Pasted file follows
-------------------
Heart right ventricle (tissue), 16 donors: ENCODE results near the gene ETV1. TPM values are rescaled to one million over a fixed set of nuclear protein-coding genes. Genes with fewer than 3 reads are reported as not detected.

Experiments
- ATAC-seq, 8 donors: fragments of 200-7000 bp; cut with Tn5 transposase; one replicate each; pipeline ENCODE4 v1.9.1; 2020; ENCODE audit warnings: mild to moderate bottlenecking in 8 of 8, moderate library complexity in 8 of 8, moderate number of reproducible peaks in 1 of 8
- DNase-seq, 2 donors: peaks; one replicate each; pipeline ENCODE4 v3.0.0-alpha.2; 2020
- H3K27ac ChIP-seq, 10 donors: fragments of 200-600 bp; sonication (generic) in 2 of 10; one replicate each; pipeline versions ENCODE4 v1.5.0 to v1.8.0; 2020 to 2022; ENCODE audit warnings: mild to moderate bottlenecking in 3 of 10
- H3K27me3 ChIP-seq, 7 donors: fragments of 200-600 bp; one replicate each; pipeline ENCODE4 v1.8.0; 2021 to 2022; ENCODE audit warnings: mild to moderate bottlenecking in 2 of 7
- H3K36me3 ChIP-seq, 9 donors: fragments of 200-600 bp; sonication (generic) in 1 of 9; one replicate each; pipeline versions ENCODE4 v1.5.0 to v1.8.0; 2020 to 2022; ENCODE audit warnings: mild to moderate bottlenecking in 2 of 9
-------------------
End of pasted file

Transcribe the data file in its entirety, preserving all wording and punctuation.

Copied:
Heart right ventricle (tissue), 16 donors: ENCODE results near the gene ETV1. TPM values are rescaled to one million over a fixed set of nuclear protein-coding genes. Genes with fewer than 3 reads are reported as not detected.

Experiments
- ATAC-seq, 8 donors: fragments of 200-7000 bp; cut with Tn5 transposase; one replicate each; pipeline ENCODE4 v1.9.1; 2020; ENCODE audit warnings: mild to moderate bottlenecking in 8 of 8, moderate library complexity in 8 of 8, moderate number of reproducible peaks in 1 of 8
- DNase-seq, 2 donors: peaks; one replicate each; pipeline ENCODE4 v3.0.0-alpha.2; 2020
- H3K27ac ChIP-seq, 10 donors: fragments of 200-600 bp; sonication (generic) in 2 of 10; one replicate each; pipeline versions ENCODE4 v1.5.0 to v1.8.0; 2020 to 2022; ENCODE audit warnings: mild to moderate bottlenecking in 3 of 10
- H3K27me3 ChIP-seq, 7 donors: fragments of 200-600 bp; one replicate each; pipeline ENCODE4 v1.8.0; 2021 to 2022; ENCODE audit warnings: mild to moderate bottlenecking in 2 of 7
- H3K36me3 ChIP-seq, 9 donors: fragments of 200-600 bp; sonication (generic) in 1 of 9; one replicate each; pipeline versions ENCODE4 v1.5.0 to v1.8.0; 2020 to 2022; ENCODE audit warnings: mild to moderate bottlenecking in 2 of 9